There is a phrase that says, “Everything is a Service.” The notion of this is that a product or a piece of technology is only as valuable as the service or the business outcome that it produces. As an IT Services industry, we take the challenge of the details of the products, the details of the technology, even the details of all the intellectual property, and make that technology usable. As innovators and technology service providers, we create another layer of abstraction around it to insulate the user from 'the how', so they can just focus on 'what' they actually need.
Let us worry about building the physical infrastructure, the assets, the networks, the computers, the software and the workflows around all of that technology. What you, the business, should worry about is consuming that technology in a way that is directly in line with your business processes and your business strategy. In the past, many large enterprise IT departments still wanted to build their own infrastructure and develop their own applications. They believed that infrastructures and applications were business differentiators. Now, more and more off the shelf software and standardized infrastructure is being utilized and more and more cloud services are being provisioned. Businesses are not necessarily differentiating themselves at the IT technical layer, instead they are using a combination of IT services to enable differentiation.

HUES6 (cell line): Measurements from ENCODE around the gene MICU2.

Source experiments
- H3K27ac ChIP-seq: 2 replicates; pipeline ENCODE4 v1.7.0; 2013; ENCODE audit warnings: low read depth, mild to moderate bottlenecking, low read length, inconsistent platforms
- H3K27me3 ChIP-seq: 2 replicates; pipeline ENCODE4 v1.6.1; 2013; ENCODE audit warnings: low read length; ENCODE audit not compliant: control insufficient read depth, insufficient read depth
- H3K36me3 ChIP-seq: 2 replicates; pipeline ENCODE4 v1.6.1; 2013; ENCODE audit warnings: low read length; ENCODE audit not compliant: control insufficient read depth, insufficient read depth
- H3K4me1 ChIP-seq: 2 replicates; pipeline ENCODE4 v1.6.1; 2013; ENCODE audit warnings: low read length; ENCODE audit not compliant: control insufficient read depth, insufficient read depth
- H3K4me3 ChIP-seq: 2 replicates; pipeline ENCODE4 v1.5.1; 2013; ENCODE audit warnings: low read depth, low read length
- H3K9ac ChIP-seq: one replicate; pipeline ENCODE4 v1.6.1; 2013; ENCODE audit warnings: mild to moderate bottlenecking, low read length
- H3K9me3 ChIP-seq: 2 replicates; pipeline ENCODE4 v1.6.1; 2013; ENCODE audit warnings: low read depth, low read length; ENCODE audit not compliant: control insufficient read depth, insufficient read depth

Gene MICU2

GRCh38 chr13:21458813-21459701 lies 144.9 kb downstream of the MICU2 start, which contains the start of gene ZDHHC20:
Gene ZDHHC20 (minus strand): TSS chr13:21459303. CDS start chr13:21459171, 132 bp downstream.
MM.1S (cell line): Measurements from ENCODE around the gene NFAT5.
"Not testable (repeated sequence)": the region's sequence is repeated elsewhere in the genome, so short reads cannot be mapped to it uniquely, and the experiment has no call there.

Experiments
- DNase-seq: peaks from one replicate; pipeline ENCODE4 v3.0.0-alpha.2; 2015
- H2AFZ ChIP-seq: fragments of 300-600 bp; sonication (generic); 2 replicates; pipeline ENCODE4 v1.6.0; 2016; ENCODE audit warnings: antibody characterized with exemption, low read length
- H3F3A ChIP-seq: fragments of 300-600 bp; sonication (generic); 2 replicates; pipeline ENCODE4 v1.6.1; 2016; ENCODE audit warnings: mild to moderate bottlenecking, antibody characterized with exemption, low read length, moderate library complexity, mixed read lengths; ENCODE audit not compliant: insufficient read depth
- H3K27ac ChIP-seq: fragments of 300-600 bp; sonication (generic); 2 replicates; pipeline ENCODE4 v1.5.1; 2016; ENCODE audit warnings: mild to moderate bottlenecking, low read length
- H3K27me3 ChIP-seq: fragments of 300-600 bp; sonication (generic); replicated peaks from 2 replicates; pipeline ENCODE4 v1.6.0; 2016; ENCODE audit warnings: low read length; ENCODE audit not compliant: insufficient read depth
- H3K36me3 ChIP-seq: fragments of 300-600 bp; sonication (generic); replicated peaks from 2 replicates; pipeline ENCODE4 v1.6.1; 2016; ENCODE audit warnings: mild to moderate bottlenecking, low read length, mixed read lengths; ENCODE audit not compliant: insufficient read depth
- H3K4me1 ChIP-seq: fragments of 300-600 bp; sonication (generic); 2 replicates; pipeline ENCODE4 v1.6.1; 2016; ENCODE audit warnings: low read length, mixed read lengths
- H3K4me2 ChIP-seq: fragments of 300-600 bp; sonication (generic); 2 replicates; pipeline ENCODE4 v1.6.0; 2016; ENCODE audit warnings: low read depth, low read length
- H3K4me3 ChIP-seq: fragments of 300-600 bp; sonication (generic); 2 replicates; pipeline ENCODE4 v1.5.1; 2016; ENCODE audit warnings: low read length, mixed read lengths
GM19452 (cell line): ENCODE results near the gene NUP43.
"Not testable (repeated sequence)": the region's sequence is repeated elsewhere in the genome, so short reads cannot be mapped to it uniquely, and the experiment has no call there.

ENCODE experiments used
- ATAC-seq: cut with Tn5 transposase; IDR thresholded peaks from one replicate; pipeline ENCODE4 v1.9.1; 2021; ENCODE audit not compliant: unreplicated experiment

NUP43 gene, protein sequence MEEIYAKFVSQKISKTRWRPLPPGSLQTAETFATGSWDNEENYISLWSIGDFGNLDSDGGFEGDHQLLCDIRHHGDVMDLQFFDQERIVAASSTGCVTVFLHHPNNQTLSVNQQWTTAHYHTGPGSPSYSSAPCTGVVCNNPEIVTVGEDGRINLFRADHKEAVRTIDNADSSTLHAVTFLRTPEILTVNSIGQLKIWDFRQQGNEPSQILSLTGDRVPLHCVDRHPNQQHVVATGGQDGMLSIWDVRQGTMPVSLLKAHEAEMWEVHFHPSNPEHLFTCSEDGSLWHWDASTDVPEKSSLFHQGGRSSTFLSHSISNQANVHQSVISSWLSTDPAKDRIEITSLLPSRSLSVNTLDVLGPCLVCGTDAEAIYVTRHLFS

The market has gone away from spot solutions, spot products, and spot technology to answering questions such as what is core, what do I really need for differentiation, what is driving value...what is the IT service offering portfolio that truly supports my business. It is an interesting and valuable service that makes all of us who are in the IT industry much more aware of how the buyer will actually utilize the service to drive competitive differentiation versus talking about the features and benefits of a given product. Those features and benefits are only interesting if they map to a tangible business outcome. This business centric thought process for IT is certainly not new, but the vast array of service centric choices now available certainly are. In a way, it makes us all think more like a utility company or a general service provider in the industry versus thinking about specific technology solutions. Thus, the buyer should look holistically at the kind of services, the kind of service provider offerings and the kind of service provider relationship that will best suit their needs both now and into the future.